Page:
Today’s “Remote Working” Tip: Communication

birds of a feather, Lake Washington

When I spotted these birds at Lake Washington in Seattle, they were practicing “social distancing” (they were each two to three feet apart) – yet they were also able to communicate with one another.

When you find yourself working remotely, establish regular workplace communication mechanisms and routines (phone, email systems, online meetings, etc.).  This has a number of benefits:

  • Communicating with your boss allows you to clarify expectations.  When is X project due?  How do you want ‘abc’ to be done?  What’s happening with clients A, B, and C?
  • Communication helps “keep projects flowing.”  Keep up on “who’s doing what” on projects and “how and what is getting done when.”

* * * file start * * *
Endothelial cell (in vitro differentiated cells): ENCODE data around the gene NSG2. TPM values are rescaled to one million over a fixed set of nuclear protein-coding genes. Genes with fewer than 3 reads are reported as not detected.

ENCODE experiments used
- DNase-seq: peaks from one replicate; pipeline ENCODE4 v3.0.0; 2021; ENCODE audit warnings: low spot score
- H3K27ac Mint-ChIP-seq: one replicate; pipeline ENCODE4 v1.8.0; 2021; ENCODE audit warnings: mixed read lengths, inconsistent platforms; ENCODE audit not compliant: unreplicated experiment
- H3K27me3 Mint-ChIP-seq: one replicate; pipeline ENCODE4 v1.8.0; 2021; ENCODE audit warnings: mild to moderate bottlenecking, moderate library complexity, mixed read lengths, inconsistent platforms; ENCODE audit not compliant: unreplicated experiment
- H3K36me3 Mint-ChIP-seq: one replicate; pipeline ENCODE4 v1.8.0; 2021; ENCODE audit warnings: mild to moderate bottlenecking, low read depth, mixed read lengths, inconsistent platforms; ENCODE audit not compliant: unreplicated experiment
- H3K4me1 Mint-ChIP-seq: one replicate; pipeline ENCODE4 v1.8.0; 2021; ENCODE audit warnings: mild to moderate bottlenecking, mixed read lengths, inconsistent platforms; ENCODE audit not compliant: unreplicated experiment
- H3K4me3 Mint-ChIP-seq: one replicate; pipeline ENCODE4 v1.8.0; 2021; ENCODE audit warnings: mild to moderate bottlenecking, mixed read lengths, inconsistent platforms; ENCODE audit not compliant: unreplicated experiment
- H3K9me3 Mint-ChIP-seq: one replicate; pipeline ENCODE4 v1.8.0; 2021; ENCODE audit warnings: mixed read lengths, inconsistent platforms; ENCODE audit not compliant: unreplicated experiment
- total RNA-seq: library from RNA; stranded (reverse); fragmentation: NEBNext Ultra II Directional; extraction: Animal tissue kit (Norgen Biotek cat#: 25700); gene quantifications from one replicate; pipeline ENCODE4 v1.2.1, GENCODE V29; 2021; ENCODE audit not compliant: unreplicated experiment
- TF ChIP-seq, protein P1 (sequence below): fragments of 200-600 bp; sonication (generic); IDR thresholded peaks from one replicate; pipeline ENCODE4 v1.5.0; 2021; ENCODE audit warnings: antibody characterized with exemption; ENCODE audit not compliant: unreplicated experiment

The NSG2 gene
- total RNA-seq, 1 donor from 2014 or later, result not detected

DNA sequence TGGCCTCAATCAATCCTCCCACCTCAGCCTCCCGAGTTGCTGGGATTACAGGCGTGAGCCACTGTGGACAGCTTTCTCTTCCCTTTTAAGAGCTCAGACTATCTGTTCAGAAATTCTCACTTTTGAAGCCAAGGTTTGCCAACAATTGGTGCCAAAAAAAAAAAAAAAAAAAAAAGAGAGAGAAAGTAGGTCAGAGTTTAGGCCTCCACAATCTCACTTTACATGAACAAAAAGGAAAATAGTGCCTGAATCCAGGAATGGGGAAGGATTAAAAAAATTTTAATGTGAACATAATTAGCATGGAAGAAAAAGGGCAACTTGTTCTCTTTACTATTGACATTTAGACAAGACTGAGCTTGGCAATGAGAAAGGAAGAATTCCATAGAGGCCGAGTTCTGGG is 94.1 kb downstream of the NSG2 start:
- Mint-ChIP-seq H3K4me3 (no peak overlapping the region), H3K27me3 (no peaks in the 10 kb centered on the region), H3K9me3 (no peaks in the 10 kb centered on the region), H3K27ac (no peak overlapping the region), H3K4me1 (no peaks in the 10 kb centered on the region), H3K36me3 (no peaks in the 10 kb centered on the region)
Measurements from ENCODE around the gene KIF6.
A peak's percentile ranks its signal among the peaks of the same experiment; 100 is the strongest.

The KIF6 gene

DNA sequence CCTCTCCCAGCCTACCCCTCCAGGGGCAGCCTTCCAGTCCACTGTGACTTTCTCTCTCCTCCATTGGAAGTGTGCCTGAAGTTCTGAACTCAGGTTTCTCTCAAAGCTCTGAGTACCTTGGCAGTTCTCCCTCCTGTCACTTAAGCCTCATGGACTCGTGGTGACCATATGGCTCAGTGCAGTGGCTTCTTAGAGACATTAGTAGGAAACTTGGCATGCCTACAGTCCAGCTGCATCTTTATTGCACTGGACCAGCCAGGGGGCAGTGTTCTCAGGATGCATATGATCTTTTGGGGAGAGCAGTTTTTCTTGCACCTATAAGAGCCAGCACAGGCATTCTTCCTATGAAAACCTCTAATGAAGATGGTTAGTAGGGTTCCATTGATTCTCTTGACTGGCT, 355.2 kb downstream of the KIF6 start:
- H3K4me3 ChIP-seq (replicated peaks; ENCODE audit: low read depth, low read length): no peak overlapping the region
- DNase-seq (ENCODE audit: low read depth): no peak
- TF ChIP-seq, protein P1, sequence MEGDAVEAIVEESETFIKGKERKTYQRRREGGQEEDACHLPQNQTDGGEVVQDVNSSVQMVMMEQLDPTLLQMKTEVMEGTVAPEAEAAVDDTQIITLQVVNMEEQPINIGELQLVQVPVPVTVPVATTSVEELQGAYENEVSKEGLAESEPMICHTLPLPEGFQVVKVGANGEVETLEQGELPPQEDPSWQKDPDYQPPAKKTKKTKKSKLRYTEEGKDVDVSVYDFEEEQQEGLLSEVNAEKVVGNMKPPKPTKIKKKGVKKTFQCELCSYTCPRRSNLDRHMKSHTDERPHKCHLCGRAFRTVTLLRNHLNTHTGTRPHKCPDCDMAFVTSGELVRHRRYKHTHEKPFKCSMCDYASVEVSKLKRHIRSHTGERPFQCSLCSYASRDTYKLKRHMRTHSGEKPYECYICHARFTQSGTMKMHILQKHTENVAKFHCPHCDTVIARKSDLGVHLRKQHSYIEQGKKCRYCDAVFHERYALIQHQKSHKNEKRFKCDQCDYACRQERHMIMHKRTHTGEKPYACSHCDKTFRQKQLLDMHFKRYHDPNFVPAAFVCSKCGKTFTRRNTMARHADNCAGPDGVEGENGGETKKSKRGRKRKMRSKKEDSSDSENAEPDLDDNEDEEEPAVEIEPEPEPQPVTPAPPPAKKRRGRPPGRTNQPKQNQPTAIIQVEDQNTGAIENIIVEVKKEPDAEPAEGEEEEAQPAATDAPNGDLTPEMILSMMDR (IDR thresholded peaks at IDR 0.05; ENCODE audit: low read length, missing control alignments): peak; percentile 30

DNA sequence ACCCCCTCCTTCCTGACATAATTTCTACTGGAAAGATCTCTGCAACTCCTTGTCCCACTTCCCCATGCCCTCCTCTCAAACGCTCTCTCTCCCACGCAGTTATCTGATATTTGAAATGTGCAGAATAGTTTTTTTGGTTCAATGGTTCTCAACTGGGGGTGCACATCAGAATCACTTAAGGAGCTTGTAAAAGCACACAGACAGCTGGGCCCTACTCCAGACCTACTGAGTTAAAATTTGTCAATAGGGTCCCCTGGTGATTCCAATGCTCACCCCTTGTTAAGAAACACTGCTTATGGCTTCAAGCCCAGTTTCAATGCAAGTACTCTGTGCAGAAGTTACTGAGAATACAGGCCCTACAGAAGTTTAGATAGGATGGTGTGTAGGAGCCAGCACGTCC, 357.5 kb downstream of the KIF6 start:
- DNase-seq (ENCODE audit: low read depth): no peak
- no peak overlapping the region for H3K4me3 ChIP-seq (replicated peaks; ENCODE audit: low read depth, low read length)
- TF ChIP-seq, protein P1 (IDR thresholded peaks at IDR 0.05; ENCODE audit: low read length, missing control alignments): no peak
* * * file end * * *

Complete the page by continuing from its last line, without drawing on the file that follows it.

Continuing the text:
• Checking in with co-workers and people in other departments “keeps you in the loop” about what’s happening within the company.  Watercooler networking matters.
  • Regular communication helps reduce social isolation.

Also, keep communication flowing outside of work to help reduce social isolation.  Visit with friends and family, go for walks to see neighbors, etc.

During this time when increasing numbers of people are unexpectedly “working remotely,” we at the market research firm Burkhardt & Co. are sharing our experience with #workingremotely here.

 

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